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Monterey, CALIF. (2021 Sea Otter Classic) — The Bimotal Elevate is a 750W removable electric bike motor that’s designed to retrofit your existing mountain bike into a relatively light and powerful e-bike.

Electric Bike Report has had an eye on the Bimotal system for quite a while now, but the 2021 Sea Otter Classic was the first time we actually got to ride the system and see it mounted on a bike. In short, it’s relatively discrete, easy to use and surprisingly fun.

Bimotal Elevate removed

Removed from the bike, it’s hard to believe the compact Bimotal system produces the power it does.

The Elevate can consistently produce around 50 Nm of torque and can produce up to 100 Nm in short bursts, according to the company’s CEO and founder, Toby Ricco. It mounts to the bike via the rear brake post mounts and transfers power to the rear wheel through a specially-designed rear brake rotor. In addition to the actual braking surface, that rotor also sports a machined metal cog that meshes with another cog in the motor, transferring power to the rear wheel. Powering it all is a 250Wh battery that sits where your bottle cage would normally go.

The kicker is the whole system can be removed with the flick of a few quick release levers and viola — your retrofitted e-bike is back to a pedal-powered traditional bicycle.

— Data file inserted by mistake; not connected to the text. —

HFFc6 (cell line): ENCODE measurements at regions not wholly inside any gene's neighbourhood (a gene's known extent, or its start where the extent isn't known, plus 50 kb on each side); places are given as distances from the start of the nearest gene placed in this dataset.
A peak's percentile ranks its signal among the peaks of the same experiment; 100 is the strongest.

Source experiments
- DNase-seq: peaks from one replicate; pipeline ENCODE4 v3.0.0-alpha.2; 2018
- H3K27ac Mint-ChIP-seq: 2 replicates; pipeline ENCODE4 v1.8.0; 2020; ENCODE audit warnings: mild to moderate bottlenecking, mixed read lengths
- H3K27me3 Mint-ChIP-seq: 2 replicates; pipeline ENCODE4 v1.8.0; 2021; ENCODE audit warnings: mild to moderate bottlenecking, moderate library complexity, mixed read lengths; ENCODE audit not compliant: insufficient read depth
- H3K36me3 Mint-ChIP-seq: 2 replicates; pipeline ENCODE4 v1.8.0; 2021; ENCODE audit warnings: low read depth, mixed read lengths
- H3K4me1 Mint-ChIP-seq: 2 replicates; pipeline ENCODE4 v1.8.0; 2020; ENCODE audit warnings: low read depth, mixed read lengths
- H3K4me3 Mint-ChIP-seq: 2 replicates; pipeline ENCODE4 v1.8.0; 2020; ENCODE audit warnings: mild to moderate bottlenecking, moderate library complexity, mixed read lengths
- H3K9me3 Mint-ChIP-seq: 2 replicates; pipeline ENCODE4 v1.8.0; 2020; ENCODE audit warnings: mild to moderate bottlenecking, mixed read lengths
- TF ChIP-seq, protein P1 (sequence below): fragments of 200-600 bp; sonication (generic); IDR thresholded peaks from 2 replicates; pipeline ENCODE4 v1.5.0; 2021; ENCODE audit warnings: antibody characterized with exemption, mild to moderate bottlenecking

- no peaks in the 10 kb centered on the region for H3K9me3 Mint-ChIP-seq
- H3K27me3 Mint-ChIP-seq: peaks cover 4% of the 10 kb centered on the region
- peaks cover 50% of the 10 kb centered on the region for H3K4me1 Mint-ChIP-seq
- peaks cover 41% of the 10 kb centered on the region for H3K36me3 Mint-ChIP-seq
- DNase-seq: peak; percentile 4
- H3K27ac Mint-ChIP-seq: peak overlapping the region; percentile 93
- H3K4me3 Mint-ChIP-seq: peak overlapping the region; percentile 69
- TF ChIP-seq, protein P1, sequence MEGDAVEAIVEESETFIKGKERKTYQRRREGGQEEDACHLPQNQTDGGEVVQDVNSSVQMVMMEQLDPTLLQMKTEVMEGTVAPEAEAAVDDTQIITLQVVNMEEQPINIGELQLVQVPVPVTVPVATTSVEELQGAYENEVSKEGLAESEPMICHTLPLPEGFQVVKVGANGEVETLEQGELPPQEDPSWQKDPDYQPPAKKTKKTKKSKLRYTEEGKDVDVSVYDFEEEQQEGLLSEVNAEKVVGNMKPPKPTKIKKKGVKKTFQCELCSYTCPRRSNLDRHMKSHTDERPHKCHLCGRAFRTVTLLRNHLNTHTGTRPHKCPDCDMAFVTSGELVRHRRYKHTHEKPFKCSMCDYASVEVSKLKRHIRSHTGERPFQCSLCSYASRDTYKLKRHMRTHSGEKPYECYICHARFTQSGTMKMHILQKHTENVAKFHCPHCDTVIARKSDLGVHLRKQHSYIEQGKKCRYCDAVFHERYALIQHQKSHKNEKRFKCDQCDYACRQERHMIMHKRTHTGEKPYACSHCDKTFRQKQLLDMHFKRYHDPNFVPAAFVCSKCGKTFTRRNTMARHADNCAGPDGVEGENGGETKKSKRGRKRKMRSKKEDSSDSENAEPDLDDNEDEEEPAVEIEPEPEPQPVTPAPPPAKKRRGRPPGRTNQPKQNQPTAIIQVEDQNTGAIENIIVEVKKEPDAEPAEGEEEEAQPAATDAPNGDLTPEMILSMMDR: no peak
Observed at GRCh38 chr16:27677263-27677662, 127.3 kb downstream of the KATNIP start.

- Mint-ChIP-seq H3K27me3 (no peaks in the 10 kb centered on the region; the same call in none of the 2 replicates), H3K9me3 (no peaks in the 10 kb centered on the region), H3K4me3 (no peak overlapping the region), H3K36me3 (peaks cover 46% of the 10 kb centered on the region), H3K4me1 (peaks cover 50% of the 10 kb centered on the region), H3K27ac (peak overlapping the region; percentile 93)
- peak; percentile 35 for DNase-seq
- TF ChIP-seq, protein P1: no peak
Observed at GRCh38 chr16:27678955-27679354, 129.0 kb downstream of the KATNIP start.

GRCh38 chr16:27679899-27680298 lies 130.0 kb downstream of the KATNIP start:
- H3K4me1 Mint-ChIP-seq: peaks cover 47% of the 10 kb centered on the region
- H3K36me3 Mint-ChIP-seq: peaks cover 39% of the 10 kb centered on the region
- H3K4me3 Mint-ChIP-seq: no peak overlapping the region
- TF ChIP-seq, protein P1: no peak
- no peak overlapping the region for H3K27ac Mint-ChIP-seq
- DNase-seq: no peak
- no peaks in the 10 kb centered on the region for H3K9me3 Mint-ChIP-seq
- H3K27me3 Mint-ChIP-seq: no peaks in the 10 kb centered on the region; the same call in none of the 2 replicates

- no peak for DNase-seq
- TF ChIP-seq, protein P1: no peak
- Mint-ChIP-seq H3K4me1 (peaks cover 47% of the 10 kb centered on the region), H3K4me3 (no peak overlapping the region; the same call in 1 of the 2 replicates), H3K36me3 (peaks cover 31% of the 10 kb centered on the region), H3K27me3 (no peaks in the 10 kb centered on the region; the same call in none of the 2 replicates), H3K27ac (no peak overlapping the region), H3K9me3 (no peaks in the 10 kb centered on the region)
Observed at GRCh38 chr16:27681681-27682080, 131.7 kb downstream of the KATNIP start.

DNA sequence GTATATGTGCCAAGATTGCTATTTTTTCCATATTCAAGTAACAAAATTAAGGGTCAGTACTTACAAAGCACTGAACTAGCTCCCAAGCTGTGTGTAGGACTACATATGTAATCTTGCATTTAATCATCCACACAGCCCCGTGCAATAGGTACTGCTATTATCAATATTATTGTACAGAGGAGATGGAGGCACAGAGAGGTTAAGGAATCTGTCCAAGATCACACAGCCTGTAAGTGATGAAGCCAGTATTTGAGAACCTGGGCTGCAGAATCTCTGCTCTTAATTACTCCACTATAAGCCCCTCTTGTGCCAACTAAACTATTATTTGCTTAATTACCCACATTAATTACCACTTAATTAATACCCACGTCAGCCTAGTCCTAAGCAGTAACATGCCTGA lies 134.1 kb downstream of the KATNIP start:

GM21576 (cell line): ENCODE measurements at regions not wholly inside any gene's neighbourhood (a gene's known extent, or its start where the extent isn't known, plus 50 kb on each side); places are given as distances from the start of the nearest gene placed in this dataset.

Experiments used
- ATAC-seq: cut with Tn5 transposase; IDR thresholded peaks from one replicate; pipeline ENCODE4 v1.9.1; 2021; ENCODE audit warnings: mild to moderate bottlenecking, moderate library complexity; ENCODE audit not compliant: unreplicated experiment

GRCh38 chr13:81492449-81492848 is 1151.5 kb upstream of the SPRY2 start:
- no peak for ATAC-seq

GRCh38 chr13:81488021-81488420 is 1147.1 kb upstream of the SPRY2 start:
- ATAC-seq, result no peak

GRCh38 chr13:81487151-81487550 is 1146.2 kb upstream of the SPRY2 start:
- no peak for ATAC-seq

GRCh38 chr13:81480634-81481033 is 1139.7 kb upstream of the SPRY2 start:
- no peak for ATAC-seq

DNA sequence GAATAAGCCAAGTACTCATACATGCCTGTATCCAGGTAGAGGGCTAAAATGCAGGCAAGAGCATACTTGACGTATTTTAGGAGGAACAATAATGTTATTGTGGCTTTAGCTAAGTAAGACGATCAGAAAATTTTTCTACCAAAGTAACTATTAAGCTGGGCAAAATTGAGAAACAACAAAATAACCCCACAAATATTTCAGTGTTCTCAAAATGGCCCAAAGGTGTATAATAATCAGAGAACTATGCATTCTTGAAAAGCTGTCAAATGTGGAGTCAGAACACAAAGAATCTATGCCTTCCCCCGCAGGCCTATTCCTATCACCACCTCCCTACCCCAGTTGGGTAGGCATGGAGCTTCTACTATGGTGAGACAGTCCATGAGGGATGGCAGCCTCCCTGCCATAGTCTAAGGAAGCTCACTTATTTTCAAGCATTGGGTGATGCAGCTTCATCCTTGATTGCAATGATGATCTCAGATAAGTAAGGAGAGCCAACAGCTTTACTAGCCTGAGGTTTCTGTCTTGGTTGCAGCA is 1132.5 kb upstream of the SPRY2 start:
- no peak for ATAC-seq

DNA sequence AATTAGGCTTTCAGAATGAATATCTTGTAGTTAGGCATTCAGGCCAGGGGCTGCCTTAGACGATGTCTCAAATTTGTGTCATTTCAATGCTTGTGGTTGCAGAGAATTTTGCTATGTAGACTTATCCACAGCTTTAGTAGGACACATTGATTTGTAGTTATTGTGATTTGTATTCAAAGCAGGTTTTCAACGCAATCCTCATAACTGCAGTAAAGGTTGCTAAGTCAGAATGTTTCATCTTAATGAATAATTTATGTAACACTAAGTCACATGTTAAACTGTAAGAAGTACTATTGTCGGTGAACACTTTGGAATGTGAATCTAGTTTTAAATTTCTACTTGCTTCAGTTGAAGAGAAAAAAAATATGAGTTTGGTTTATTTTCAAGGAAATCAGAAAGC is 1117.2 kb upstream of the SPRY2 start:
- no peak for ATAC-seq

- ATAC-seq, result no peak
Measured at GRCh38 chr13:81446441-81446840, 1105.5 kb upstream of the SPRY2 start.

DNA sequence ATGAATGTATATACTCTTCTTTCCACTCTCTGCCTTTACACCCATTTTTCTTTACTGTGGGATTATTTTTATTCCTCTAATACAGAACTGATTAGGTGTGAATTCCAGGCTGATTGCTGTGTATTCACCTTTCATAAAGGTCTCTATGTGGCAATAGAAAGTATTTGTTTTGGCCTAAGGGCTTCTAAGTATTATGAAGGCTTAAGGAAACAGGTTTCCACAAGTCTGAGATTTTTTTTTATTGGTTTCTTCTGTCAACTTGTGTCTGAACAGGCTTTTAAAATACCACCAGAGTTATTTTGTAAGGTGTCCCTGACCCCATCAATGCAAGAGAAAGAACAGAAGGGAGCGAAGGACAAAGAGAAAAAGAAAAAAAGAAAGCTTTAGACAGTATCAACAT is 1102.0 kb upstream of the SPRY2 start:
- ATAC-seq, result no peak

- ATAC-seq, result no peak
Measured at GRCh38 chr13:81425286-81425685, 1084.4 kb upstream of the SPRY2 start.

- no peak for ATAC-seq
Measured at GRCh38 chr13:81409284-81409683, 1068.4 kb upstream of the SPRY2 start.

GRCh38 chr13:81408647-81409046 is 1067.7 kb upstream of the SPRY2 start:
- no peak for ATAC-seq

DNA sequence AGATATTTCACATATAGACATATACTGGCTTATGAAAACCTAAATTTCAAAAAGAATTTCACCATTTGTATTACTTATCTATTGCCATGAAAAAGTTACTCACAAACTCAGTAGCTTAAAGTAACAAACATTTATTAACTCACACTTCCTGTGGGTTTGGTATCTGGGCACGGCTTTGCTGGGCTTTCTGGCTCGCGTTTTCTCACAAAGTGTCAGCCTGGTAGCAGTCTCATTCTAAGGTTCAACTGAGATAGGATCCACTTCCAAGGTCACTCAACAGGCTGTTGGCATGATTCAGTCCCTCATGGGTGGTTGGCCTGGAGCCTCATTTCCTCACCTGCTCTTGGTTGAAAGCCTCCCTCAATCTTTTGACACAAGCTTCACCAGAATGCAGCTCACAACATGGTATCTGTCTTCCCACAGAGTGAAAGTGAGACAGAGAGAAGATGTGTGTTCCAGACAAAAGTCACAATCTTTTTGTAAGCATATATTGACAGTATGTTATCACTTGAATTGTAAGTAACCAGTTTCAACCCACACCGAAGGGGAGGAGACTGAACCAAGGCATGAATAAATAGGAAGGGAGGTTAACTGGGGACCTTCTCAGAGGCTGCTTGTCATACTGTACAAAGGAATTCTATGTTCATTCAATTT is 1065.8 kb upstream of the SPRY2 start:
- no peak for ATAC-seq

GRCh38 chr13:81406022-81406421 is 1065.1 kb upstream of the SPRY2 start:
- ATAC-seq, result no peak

Bimotal Elevate e-bike conversion kit review: First ride impressions

Considering the unit’s compact, lightweight and removable design, we were a bit skeptical that the Elevate could compete with dedicated e-bikes — but the Bimotal system quickly squashed that skepticism. I rode the Elevate retrofitted to a Juliana Joplin mountain bike for a quick lap around Sea Otter’s eMTB race course and it boosted up a ridiculously steep section designed to strain even the most powerful motors.

Bimotal Elevate

The Bimotal Elevate drives power to the rear wheel through a specially made rear brake rotor with an attached metal cog. It’s a pretty cool piece of engineering.

I’d competed in the Sea Otter eMTB race on a Bosch-powered Cannondale Moterra a few days before, so I had a very good idea of how the hill should feel when tackled with a well equipped e-bike. It tackled that hill with little issue and I was very impressed with the Bimotal Elevates’ power and torque. It’s also so light that I couldn’t feel the additional weight in the rear of the bike, something I always watch for when testing conversion kits.

Right now, the Bimotal Elevate is only usable via a throttle but pedal assist is currently being developed and isn’t too far from being released, according to Ricco. Even with just the throttle option, the bike felt impressively natural and I rarely engaged the motor without also pedaling — it just felt like a little added boost. That said, it’ll be really cool when the pedal assist version is released. Based on my positive experience with the Bimotal team and their product I’m really hoping their product takes off.

The Bimotal Elevate is currently on sale for preorder and Ricco says the first batch of units should be going out to consumers soon.

Thanks for reading! We’ll be bringing you a full in-depth review of the Bimotal Elevate soon. What questions do you have about it in the meantime? Let us know in the comments below, and we’ll try and answer those questions when we do the full review.

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